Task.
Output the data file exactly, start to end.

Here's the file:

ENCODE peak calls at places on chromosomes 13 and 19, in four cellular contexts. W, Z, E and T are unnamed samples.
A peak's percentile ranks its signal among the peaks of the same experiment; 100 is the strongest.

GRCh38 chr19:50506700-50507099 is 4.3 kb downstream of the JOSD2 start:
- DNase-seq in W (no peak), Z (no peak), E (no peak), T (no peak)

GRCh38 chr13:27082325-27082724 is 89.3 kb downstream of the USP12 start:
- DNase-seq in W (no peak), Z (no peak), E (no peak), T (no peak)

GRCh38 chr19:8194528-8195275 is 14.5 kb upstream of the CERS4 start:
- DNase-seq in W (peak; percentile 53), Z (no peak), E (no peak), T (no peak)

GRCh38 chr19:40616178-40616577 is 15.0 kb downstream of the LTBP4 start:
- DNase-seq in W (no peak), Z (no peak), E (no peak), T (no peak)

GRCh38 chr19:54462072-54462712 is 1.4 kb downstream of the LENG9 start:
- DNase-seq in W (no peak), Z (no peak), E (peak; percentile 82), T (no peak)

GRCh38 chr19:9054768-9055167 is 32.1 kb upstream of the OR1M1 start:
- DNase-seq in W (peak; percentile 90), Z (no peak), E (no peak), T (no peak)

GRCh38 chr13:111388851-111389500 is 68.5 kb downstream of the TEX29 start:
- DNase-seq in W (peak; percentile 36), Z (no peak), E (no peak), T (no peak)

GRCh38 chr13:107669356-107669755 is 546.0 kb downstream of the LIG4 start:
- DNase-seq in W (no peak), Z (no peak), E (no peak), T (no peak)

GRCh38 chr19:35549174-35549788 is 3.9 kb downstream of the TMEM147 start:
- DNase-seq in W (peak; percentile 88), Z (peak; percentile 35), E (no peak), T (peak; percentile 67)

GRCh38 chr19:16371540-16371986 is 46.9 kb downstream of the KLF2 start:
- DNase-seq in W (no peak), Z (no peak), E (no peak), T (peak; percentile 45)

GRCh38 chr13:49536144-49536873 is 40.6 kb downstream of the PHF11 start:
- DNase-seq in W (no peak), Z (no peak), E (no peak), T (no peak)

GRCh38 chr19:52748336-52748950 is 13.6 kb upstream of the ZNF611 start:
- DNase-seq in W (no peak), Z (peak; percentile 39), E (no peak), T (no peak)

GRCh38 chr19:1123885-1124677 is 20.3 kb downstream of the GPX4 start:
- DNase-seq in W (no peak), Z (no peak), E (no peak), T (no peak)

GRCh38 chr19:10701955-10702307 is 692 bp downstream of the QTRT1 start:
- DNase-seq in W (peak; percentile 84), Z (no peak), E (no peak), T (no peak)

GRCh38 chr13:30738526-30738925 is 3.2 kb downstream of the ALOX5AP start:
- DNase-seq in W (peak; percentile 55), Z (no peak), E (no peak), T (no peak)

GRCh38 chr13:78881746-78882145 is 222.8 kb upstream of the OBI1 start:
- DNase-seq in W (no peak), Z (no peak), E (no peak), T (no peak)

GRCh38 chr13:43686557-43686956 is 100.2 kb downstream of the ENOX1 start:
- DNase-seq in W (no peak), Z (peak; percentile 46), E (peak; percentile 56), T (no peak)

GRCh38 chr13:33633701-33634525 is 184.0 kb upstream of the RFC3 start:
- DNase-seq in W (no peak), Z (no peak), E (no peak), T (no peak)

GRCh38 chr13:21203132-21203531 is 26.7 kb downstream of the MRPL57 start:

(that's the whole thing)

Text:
ENCODE peak calls at places on chromosomes 13 and 19, in four cellular contexts. W, Z, E and T are unnamed samples.
A peak's percentile ranks its signal among the peaks of the same experiment; 100 is the strongest.

GRCh38 chr19:50506700-50507099 is 4.3 kb downstream of the JOSD2 start:
- DNase-seq in W (no peak), Z (no peak), E (no peak), T (no peak)

GRCh38 chr13:27082325-27082724 is 89.3 kb downstream of the USP12 start:
- DNase-seq in W (no peak), Z (no peak), E (no peak), T (no peak)

GRCh38 chr19:8194528-8195275 is 14.5 kb upstream of the CERS4 start:
- DNase-seq in W (peak; percentile 53), Z (no peak), E (no peak), T (no peak)

GRCh38 chr19:40616178-40616577 is 15.0 kb downstream of the LTBP4 start:
- DNase-seq in W (no peak), Z (no peak), E (no peak), T (no peak)

GRCh38 chr19:54462072-54462712 is 1.4 kb downstream of the LENG9 start:
- DNase-seq in W (no peak), Z (no peak), E (peak; percentile 82), T (no peak)

GRCh38 chr19:9054768-9055167 is 32.1 kb upstream of the OR1M1 start:
- DNase-seq in W (peak; percentile 90), Z (no peak), E (no peak), T (no peak)

GRCh38 chr13:111388851-111389500 is 68.5 kb downstream of the TEX29 start:
- DNase-seq in W (peak; percentile 36), Z (no peak), E (no peak), T (no peak)

GRCh38 chr13:107669356-107669755 is 546.0 kb downstream of the LIG4 start:
- DNase-seq in W (no peak), Z (no peak), E (no peak), T (no peak)

GRCh38 chr19:35549174-35549788 is 3.9 kb downstream of the TMEM147 start:
- DNase-seq in W (peak; percentile 88), Z (peak; percentile 35), E (no peak), T (peak; percentile 67)

GRCh38 chr19:16371540-16371986 is 46.9 kb downstream of the KLF2 start:
- DNase-seq in W (no peak), Z (no peak), E (no peak), T (peak; percentile 45)

GRCh38 chr13:49536144-49536873 is 40.6 kb downstream of the PHF11 start:
- DNase-seq in W (no peak), Z (no peak), E (no peak), T (no peak)

GRCh38 chr19:52748336-52748950 is 13.6 kb upstream of the ZNF611 start:
- DNase-seq in W (no peak), Z (peak; percentile 39), E (no peak), T (no peak)

GRCh38 chr19:1123885-1124677 is 20.3 kb downstream of the GPX4 start:
- DNase-seq in W (no peak), Z (no peak), E (no peak), T (no peak)

GRCh38 chr19:10701955-10702307 is 692 bp downstream of the QTRT1 start:
- DNase-seq in W (peak; percentile 84), Z (no peak), E (no peak), T (no peak)

GRCh38 chr13:30738526-30738925 is 3.2 kb downstream of the ALOX5AP start:
- DNase-seq in W (peak; percentile 55), Z (no peak), E (no peak), T (no peak)

GRCh38 chr13:78881746-78882145 is 222.8 kb upstream of the OBI1 start:
- DNase-seq in W (no peak), Z (no peak), E (no peak), T (no peak)

GRCh38 chr13:43686557-43686956 is 100.2 kb downstream of the ENOX1 start:
- DNase-seq in W (no peak), Z (peak; percentile 46), E (peak; percentile 56), T (no peak)

GRCh38 chr13:33633701-33634525 is 184.0 kb upstream of the RFC3 start:
- DNase-seq in W (no peak), Z (no peak), E (no peak), T (no peak)

GRCh38 chr13:21203132-21203531 is 26.7 kb downstream of the MRPL57 start: